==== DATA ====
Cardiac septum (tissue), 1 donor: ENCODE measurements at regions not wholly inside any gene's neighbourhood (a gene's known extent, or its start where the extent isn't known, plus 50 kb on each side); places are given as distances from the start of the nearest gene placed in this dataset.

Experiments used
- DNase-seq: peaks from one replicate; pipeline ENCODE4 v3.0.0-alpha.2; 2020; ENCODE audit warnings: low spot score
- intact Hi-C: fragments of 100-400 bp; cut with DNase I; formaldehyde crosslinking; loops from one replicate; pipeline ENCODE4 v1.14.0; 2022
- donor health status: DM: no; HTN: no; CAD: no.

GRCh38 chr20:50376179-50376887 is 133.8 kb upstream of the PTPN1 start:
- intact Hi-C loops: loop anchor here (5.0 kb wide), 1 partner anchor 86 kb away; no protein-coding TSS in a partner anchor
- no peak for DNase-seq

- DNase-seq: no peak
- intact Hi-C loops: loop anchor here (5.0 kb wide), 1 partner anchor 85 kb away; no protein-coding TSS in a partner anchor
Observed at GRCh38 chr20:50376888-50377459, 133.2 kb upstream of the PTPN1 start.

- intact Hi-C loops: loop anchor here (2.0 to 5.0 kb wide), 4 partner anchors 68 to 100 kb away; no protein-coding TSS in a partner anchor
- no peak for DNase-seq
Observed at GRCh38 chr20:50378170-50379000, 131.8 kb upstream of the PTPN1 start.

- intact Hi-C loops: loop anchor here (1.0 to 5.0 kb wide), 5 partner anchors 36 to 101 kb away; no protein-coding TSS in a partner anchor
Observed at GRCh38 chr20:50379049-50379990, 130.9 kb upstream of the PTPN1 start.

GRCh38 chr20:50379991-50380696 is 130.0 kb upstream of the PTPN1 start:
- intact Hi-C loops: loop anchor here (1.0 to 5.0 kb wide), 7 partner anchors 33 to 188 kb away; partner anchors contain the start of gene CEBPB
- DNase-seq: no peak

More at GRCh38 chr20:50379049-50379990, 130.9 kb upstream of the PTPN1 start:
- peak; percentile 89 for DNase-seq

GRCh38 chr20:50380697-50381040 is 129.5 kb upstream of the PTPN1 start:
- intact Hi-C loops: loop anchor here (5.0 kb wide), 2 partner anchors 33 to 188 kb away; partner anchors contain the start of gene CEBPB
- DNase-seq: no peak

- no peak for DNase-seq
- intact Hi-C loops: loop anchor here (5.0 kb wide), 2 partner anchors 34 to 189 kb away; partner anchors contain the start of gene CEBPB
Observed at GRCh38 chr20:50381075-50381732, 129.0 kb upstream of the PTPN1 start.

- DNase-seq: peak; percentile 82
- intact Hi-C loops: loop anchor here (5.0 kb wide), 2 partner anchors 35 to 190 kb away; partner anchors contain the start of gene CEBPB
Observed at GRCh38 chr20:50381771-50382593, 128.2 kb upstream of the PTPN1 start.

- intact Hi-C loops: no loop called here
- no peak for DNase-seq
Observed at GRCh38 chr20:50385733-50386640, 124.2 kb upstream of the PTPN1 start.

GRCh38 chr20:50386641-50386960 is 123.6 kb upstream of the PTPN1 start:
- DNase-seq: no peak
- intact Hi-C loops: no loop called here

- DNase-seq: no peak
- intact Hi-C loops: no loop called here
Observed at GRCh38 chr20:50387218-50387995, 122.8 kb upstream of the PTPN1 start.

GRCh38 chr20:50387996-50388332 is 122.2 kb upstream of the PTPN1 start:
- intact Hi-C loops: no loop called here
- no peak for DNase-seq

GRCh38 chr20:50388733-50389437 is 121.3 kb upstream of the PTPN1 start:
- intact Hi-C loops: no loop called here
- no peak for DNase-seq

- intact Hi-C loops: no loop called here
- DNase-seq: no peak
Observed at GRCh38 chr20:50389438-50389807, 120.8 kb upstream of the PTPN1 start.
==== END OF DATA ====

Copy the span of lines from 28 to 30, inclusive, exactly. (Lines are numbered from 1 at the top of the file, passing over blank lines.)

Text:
- DNase-seq: peak; percentile 82
- intact Hi-C loops: loop anchor here (5.0 kb wide), 2 partner anchors 35 to 190 kb away; partner anchors contain the start of gene CEBPB
Observed at GRCh38 chr20:50381771-50382593, 128.2 kb upstream of the PTPN1 start.